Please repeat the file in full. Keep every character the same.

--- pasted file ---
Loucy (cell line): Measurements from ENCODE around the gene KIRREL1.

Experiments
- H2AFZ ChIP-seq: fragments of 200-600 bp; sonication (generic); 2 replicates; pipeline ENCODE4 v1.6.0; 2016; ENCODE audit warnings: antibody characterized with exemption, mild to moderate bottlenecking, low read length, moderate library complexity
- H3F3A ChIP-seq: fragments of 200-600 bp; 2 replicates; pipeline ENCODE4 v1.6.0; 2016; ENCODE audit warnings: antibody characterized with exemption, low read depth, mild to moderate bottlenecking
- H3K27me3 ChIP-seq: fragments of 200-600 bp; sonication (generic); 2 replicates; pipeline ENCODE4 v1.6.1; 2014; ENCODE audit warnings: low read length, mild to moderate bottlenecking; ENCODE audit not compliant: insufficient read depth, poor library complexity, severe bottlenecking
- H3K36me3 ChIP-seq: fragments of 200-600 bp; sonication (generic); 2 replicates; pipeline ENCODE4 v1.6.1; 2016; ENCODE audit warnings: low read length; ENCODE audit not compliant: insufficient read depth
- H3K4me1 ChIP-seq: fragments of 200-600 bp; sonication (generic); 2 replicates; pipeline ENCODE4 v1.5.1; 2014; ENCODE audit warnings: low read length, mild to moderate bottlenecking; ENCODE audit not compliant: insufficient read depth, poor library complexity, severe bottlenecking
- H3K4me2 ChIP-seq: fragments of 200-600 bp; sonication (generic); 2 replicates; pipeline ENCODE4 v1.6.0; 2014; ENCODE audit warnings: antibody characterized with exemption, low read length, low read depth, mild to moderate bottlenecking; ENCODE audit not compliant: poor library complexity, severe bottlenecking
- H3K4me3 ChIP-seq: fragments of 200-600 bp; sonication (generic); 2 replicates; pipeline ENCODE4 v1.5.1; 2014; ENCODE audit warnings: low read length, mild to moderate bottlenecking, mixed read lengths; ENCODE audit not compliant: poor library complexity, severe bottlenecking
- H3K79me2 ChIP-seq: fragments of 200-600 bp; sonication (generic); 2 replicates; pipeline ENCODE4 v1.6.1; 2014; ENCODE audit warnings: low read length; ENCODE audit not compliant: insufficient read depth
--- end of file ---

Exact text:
Loucy (cell line): Measurements from ENCODE around the gene KIRREL1.

Experiments
- H2AFZ ChIP-seq: fragments of 200-600 bp; sonication (generic); 2 replicates; pipeline ENCODE4 v1.6.0; 2016; ENCODE audit warnings: antibody characterized with exemption, mild to moderate bottlenecking, low read length, moderate library complexity
- H3F3A ChIP-seq: fragments of 200-600 bp; 2 replicates; pipeline ENCODE4 v1.6.0; 2016; ENCODE audit warnings: antibody characterized with exemption, low read depth, mild to moderate bottlenecking
- H3K27me3 ChIP-seq: fragments of 200-600 bp; sonication (generic); 2 replicates; pipeline ENCODE4 v1.6.1; 2014; ENCODE audit warnings: low read length, mild to moderate bottlenecking; ENCODE audit not compliant: insufficient read depth, poor library complexity, severe bottlenecking
- H3K36me3 ChIP-seq: fragments of 200-600 bp; sonication (generic); 2 replicates; pipeline ENCODE4 v1.6.1; 2016; ENCODE audit warnings: low read length; ENCODE audit not compliant: insufficient read depth
- H3K4me1 ChIP-seq: fragments of 200-600 bp; sonication (generic); 2 replicates; pipeline ENCODE4 v1.5.1; 2014; ENCODE audit warnings: low read length, mild to moderate bottlenecking; ENCODE audit not compliant: insufficient read depth, poor library complexity, severe bottlenecking
- H3K4me2 ChIP-seq: fragments of 200-600 bp; sonication (generic); 2 replicates; pipeline ENCODE4 v1.6.0; 2014; ENCODE audit warnings: antibody characterized with exemption, low read length, low read depth, mild to moderate bottlenecking; ENCODE audit not compliant: poor library complexity, severe bottlenecking
- H3K4me3 ChIP-seq: fragments of 200-600 bp; sonication (generic); 2 replicates; pipeline ENCODE4 v1.5.1; 2014; ENCODE audit warnings: low read length, mild to moderate bottlenecking, mixed read lengths; ENCODE audit not compliant: poor library complexity, severe bottlenecking
- H3K79me2 ChIP-seq: fragments of 200-600 bp; sonication (generic); 2 replicates; pipeline ENCODE4 v1.6.1; 2014; ENCODE audit warnings: low read length; ENCODE audit not compliant: insufficient read depth